Outlook Issue 19 Spring 2015
News and Views from St. Mary's Woodbridge
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Chequered history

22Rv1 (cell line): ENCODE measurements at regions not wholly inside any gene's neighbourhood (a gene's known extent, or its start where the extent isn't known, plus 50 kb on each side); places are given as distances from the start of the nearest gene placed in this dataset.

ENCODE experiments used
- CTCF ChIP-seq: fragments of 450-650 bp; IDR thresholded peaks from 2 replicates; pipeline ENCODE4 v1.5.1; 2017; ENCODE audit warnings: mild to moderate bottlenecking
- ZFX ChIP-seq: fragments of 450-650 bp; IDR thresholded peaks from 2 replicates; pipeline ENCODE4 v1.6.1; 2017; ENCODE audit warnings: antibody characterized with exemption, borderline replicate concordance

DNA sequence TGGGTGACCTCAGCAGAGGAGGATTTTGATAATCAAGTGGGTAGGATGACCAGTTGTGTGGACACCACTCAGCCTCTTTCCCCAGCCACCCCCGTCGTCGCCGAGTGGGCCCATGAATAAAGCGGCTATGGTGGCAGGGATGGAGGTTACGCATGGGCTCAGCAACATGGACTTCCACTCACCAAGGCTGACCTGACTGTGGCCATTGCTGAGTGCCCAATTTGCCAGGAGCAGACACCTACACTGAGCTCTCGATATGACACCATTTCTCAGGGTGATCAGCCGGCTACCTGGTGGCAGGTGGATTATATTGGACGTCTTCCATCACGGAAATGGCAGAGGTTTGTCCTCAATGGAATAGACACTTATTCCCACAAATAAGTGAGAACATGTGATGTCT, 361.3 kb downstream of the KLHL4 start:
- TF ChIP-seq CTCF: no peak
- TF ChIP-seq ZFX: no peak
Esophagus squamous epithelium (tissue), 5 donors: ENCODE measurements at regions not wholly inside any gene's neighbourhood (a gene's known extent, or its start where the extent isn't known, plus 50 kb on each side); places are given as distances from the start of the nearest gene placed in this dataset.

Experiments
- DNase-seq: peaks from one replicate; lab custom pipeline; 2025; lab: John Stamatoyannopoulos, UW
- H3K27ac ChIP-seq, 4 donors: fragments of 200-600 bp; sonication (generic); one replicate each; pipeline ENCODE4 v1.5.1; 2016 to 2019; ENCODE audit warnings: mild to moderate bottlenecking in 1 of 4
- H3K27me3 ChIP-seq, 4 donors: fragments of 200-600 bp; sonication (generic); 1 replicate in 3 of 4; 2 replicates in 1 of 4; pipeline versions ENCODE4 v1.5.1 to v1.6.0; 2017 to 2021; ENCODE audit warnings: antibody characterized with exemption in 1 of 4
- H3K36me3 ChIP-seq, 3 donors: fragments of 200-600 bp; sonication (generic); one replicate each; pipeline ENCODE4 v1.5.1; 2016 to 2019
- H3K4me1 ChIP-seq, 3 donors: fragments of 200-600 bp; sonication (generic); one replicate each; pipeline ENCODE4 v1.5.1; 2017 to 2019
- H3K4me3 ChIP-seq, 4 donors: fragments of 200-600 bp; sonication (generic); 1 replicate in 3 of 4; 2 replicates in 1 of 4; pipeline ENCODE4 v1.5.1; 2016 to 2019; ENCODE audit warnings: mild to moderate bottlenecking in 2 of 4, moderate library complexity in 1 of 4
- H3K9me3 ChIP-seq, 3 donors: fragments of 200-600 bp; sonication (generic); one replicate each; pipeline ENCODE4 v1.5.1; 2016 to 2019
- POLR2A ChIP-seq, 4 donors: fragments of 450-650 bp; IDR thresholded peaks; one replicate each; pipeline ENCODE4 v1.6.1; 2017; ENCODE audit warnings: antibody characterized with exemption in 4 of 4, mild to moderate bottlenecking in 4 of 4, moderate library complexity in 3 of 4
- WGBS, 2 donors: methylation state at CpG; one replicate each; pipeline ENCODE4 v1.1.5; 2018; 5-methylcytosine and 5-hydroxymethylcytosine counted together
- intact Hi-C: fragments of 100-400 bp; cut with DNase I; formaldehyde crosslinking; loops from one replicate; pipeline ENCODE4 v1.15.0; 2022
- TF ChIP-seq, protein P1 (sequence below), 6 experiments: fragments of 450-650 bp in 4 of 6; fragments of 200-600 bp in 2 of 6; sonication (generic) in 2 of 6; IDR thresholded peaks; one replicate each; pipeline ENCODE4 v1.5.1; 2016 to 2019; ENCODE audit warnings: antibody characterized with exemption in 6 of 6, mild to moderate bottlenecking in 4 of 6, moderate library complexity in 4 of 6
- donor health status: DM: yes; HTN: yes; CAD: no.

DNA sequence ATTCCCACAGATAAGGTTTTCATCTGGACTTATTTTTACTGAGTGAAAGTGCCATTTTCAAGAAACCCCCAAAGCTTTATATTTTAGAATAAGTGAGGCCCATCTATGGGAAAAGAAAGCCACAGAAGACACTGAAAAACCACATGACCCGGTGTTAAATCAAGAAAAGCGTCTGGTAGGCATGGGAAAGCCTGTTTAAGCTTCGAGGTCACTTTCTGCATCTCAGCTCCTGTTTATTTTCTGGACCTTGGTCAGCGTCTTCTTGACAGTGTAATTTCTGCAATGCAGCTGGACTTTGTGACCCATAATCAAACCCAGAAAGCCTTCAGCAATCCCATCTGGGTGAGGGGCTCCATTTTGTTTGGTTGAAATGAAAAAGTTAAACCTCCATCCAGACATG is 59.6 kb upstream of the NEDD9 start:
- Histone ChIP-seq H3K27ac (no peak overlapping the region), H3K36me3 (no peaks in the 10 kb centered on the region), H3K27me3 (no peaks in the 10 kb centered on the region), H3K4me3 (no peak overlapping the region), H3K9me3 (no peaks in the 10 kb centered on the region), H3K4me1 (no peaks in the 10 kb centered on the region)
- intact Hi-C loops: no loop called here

11     Chequered history   Woodbridge  owes  much  to  the  great  and  generous   Thomas  Seckford,  not  least  for  two  of  its  best-­‐known   buildings  –  the  Shire  Hall  (1575)  and  the  Abbey   mansion,  which  he  built  as  his  town  house  after   purchasing  the  site  of  the  former  priory  in  1564.   Another  important  Seckford  building  has  not  survived   –  he  called  it  ‘the  chapel  adjoining  to  the  parish  church   at  Woodbridge,  by  me  lately  erected  and  builded’.       Seckford  extended  St  Mary’s  north  aisle  12’2”   eastwards  to  form  a  chapel,  with  a  burial  vault  beneath   it,  for  himself  and  his  family,  which  (after  his  death  in   1587)  contained  his  tomb.  Robert  Hawes  wrote  in  the  early  1700s:  ‘At  the  upper   end  of  the  north  aisle  is  an  ascent  by  steps,  through  two  folding-­‐doors,  to  an  altar-­‐ like  tomb.  It  consisteth  of  a  spacious  grey  marble  table,  supported  by  eight  attick   pilasters,  with  arches.  In  the  east  window,  over  the  tomb,  are  the  Seckford  arms  in   glass’.  David  Elisha  Davy  in  the  1820s  noted  that  the  tomb  was  ‘covered  with  a   thick  slab  of  Purbeck  marble,  the  upper  side  of  which  is  plain,  but  the  underside   (seen  from  below)  has  indents  for  brasses’.  His  sketch  identifies  it  as  the  great  slab   now  beneath  the  present  tomb.     Demolition!   Lady  Elizabeth  was  the  last  Seckford  to  be  buried  in  the  vault  (1673).  From  1711   the  Carthews  used  it  for  their  family  burials,  until  1839  when  George  Thomas   offered  to  ‘beautify’  the  church  and  George  Carthew  ‘liberally  gave  up  what  was   then  his  family  chapel’.  Thomas  duly  demolished  Seckford’s  chapel  (and  tomb),   replacing  it  with  an  entrance  lobby,  with  stairs  to  the  church’s  north  gallery  –and   room  for  a  broom-­‐cupboard!     Phipson’s  1875  restoration  transformed  the  lobby  into  the  organ  chamber,   revealing  the  brick-­‐lined  vault  beneath,  containing  nine  Carthew  coffins,  two   anonymous  Seckford  ones,  and  fragments  of  others.  Shortly  afterwards  the  tomb   was  reconstituted  as  we  see  it  now.  The  great  Purbeck  marble  slab  with  the   brass  indents  of  c.1400  (re-­‐used  to  form  the  underside  of  the  original  top-­‐slab)   now  reposes  beneath  it.       Although  the  generous  Thomas  Seckford’s  memorial,  so  unceremoniously   removed  and  re-­‐jigged,  may  lack  the  Pitman  monument’s  airs-­‐and-­‐graces,  it  still   draws  visitors  and  pilgrims,  who  come  from  far  and  near  to  see  it.         Roy Tricker